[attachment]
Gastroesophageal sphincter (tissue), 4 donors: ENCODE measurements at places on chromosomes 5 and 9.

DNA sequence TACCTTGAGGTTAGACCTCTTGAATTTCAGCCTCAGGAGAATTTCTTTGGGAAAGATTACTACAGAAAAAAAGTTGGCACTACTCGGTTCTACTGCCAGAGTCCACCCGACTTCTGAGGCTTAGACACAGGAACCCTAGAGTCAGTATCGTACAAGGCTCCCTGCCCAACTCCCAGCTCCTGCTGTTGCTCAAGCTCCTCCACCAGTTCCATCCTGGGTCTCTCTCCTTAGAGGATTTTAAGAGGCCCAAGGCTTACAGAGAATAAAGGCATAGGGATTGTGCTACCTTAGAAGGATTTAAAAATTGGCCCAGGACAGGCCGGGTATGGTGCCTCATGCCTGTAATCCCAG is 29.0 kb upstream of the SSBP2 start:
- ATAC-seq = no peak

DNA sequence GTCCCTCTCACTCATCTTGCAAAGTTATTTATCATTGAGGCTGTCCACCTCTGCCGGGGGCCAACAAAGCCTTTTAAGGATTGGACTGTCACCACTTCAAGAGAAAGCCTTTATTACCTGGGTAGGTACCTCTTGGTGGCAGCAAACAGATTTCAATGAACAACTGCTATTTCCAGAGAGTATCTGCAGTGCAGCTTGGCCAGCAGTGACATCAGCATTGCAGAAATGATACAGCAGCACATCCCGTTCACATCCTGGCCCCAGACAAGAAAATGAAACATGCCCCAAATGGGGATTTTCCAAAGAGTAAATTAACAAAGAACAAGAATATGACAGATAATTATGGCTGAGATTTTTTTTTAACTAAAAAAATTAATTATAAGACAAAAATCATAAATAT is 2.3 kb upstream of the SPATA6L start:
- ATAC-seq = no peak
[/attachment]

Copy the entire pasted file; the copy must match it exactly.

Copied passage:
Gastroesophageal sphincter (tissue), 4 donors: ENCODE measurements at places on chromosomes 5 and 9.

DNA sequence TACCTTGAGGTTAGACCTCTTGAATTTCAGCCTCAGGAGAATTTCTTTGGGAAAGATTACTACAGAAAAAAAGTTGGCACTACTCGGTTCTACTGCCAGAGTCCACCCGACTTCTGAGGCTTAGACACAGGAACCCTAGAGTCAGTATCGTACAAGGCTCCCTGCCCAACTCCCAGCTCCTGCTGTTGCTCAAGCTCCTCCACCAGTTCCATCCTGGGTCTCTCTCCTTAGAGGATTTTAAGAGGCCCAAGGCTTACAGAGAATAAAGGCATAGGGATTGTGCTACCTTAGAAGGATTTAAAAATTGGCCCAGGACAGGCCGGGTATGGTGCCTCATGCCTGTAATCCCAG is 29.0 kb upstream of the SSBP2 start:
- ATAC-seq = no peak

DNA sequence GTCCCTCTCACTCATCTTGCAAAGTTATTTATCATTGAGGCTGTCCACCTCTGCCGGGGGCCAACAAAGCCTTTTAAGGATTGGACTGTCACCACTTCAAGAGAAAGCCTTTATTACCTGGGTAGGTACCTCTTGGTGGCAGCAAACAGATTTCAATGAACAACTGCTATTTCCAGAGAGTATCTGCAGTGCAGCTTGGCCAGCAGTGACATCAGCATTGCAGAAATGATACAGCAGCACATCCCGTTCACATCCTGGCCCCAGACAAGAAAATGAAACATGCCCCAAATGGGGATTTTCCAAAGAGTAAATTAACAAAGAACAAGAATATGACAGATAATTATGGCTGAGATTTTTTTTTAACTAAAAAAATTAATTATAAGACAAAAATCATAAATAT is 2.3 kb upstream of the SPATA6L start:
- ATAC-seq = no peak